By this point, we’ve learned that Yrene is So Important because she can likely heal someone of being Valg-possessed, meaning we don’t have to cut off people’s heads anymore, darn. She’s also yet another character who is touched by a god or goddess–in this case, the goddess of healing, Silba–and it was actually Silba, not Mala, the fire goddess, who created the immunity ring that prevents the wearer from being possessed.
Oh, I love ret-conning!
The real sad thing is how Maas makes the characters and her die-hard fans swallow her convoluted schemes and ret-conning garbage. Worse still is how she can somehow get rave reviews despite using the same exact plot lines, scenes, stakes, and solutions over and over and over again.
Case in point: Yrene’s complete healing of Chaol’s spinal injury is all undone when Valg-Duva hits Chaol with darkness.
So Rhysand–I mean, Chaol is dying, so Feyre–I mean, Yrene accepts the powers of the High Lords, oh sorry no, the powers of all the Torre’s healers to heal Chaol and bring him back. Only it comes with a cost because of course it does!
Yrene’s magic has bonded to Chaol, meaning he will only be able to walk as long as Yrene’s magic is fully replenished. The rest of the time, he’ll have to use a cane or be in a chair.
Additionally, Yrene and Chaol’s lifeforces or something have also been bound together, so that if one of them dies, the other will, too. Yep. Maas actually gave two human characters both a mate pact and a death pact, one that makes absolutely no sense, but this is her brand of drama, so whatever.
Wow~ I’m absolutely swooning~ This was such a great idea. I hope they both die in the next book lol. I hope everyone does, but we all know that’s not going to happen.
If you’ve made it this far, congratulations. It was probably painful, but I can assure you that reading the actual source material is even more so because you don’t have to only deal with the content.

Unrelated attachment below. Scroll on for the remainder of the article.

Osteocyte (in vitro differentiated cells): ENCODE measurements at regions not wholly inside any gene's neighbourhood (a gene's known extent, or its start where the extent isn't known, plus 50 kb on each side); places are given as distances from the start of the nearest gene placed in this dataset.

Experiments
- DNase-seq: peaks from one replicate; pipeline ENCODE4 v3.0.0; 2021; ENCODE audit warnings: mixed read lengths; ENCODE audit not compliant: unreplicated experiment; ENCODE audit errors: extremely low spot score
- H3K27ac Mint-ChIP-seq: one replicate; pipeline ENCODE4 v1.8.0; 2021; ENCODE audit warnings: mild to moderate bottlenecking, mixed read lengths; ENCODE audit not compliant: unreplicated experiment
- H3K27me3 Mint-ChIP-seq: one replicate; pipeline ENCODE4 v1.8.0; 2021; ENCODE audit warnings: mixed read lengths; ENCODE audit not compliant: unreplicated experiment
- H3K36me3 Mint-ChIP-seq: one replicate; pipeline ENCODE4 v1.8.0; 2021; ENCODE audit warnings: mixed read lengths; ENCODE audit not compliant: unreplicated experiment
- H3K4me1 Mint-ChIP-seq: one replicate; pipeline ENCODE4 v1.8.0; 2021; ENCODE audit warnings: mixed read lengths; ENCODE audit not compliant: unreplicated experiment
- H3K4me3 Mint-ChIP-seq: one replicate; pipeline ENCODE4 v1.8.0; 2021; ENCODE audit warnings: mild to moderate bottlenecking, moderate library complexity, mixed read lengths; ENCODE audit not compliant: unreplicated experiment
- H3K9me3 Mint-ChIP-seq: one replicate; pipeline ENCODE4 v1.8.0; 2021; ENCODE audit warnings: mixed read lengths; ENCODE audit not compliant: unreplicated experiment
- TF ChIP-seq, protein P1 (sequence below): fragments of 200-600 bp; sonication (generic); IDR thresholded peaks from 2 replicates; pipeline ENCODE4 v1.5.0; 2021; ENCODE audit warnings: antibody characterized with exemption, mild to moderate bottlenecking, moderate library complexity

You have to deal with Maas’ horrible writing style, too.
Here are a list of words and phrases you will quickly grow tired of in this book alone:
- Silver-lined eyes (those are tears, by the way)
- Killing field (it’s a battlefield, omg, stop making everything sound like it’s so much more impressive and brutal than it actually is)
- Tan/bronze/golden/golden-brown skin (every character, and the majority of them are actually white)
- “Fool. He/she was a fool.”
- “Perhaps he/she loved her/him since that very first meeting”
- Ellipses…being used…on every…page…
- Em dashes lurking on every page–if not every other paragraph–multiple times
- One-line paragraphs, incomplete sentences, and repetition, over and over again
So I know what you’re probably wondering. Mel, if you hated this and have hated the series for a while now, then why are you still reading? Why are you reviewing?
Because this book alone has a 4.47 rating on Goodreads at the time of writing this, and that is an affront to God. I’m well aware that I’m in the minority on Maas–in fact, I used to adore her.
Until A Court of Mist and Fury came out, and I recognized her for the fraud she was.
If I can warn at least one reader away from her books, from not wasting their time and frustrations on them as I have, then I will. I have to.
So seriously, if you’re thinking of picking up Throne of Glass, don’t. It’s not worth it. Save yourself before it’s too late.
I, for one, will probably jump for joy and order a large margarita when it’s finally over.